9th Avenue Parkade and Innovation Center5468796 Architecture
The City of Calgary required a downtown parkade to free up multiple lots for development. Understanding the likelihood of the building’s future obsolescence, municipal officials also wanted a creative solution that would justify the expenditure now and in the future. And so the clients, Calgary Municipal Land Corporation and the Calgary Parking Authority, asked the collaborative team of 5468796 Architecture and Kasian Architecture, Interior Design and Planning to design a 510-stall parkade that could be easily converted into an office, light industrial or residential building. The project site – adjacent to the new Calgary Library, Calgary City Hall and the Studio Bell, (the National Music Center) – included an unbuildable easement for an underground light rail tunnel, which cuts through the middle of the project site and represents what the city determined was a 20% loss in buildable area.
The design team’s solution is a building in the form of an elliptical helix, bridging the easement and thereby recapturing much of the lost land value. Vehicles enter at grade, directly over the easement. The ellipse creates a street-wide interior courtyard, and 12-meter shallow floor plates allow daylight and ventilation to pervade the interiors from multiple directions – critical features should the structure be converted to a new use. The floor plates ascend on a 1-2% gradual slope to avoid the need for vehicular ramps that would require eventual removal. Ceiling heights of 4 meters, clear spans, and universal load-bearing capacity contribute to a variety of gradual or wholesale changes with low-cost ramifications.
The vehicle entrance, with clearances that allow for maintenance of the underground tunnel, is flanked by pedestrian and bicycle entrances and activities such as a basketball court. These activate the frontage along 9th Avenue SE and frame the southern edge of the developing East Village neighborhood. Spherical bollards, colored concrete patterns under foot, and a traffic mirror ceiling ensure the central courtyard is a lively and vibrant place with a distinctive and memorable aesthetic, enriched by additional public amenities including a cafe patio and an outdoor exhibition space.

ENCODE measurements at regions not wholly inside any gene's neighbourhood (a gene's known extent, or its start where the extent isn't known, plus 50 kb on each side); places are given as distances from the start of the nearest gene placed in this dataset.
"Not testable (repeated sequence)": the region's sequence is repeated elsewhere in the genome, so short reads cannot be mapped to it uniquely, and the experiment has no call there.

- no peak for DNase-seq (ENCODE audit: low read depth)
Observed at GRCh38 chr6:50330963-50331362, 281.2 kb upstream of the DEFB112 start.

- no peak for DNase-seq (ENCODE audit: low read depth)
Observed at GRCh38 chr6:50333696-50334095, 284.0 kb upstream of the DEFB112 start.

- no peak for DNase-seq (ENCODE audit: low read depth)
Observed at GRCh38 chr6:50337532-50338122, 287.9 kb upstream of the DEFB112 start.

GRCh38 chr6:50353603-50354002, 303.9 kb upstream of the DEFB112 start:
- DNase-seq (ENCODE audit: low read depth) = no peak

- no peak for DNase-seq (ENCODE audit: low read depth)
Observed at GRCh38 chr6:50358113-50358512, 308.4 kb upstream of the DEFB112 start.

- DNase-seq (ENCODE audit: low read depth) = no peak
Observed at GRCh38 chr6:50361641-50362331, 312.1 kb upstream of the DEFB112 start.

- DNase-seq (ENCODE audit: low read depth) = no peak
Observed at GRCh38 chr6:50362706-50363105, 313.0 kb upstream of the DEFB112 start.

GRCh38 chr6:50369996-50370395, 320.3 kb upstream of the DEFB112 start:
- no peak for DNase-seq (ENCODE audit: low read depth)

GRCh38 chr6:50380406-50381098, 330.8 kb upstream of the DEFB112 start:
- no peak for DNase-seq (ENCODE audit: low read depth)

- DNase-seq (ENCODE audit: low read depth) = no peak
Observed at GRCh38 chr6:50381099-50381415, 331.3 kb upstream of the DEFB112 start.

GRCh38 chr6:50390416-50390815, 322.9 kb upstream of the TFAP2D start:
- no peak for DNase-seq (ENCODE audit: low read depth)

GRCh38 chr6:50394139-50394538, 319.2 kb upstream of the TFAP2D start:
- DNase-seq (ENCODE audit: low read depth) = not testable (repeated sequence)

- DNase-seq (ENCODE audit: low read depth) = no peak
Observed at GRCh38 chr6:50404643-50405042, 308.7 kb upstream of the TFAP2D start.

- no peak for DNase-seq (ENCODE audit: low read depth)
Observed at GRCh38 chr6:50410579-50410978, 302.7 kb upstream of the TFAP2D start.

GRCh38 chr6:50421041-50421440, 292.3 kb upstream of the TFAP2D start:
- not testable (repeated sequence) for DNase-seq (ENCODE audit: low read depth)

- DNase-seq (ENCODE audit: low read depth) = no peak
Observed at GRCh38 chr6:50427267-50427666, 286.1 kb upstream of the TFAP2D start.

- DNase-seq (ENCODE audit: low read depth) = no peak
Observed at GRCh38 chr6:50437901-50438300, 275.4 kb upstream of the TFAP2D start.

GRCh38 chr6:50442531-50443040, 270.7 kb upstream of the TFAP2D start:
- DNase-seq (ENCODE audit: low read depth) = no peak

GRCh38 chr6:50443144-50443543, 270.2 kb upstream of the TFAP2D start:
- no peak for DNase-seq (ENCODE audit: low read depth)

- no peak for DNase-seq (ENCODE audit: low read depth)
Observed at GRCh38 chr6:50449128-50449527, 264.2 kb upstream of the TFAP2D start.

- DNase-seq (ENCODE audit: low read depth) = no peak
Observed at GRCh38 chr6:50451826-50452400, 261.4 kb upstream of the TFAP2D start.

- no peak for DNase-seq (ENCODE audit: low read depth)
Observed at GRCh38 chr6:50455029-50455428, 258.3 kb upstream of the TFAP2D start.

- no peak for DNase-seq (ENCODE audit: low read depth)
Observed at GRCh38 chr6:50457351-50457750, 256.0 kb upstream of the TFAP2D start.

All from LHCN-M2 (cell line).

The structure is enveloped in a distinctive guard shroud, raised strategically around the perimeter to provide pedestrian, bicycle, and vehicular access. The members of the shroud hold a fine-grained mesh that acts as a pedestrian guardrail today, while easily and inexpensively accommodating conversion into residential/commercial suite balconies with no additional work required.
Halfway into the design process, the client solidified a partnership with Platform, an entrepreneurial hub for the city’s burgeoning innovation community. This was the first test of the adaptable design, requiring conversion of the plan into an open and flexible office space that can be easily modified for use by individuals and small and large groups, and occupying the space on an hourly, daily, monthly, or yearly basis. The design team proposed that Platform occupy the first two levels of the building to animate the street frontage. By suspending a light-framed vehicular ramp that cuts through the central courtyard, the vehicular circuit was removed from within the structure. The ramp offers drivers an unexpected user experience and it can be easily removed later if vehicular access is no longer needed.
Inside, Platform is imagined as a space ripe with opportunities for work and collaborative potential. Its relatively raw and generic 4,500 square meters can be adapted and appropriated by tenants at will, even for light industrial use. The nexus connecting the two levels is a pitch stage that cuts through the second floor, connecting the principal entrance with both floors and encouraging both organized and impromptu meetings. The space is designed to enable evolution over time. An “infrastructure frame” hangs overhead but within reach, suspended from the ceiling to a datum at 2400 mm above the floor, to facilitate easy connections and reconfigurations, thereby providing ultimate flexibility for any layout. Beneath this “infrastructure frame” are generic pods that vary in openness, from fully open to closed. Users and staff can easily access power from overhead and arrange the portable lights and mobile furniture to meet their individual or group requirements.
The succeeding six levels comprise 280,000 square feet of parking, with light-washed, pedestrian-forward routes and elevated views in all directions. Clear, simple, and single-direction circulation is explained with distinctive wayfinding, created by the architects as an extension of the building design.
In its next life, the parkade can be converted partially or entirely, gradually or expeditiously, and to one or more uses. The shallow slope provides a flat floor within acceptable tolerances for class B or C office or light industrial space. The imperceptibly shallow spiral creates an “infinite” floor plate, allowing for great flexibility in the future. Residential conversions can be achieved with a surface topping material.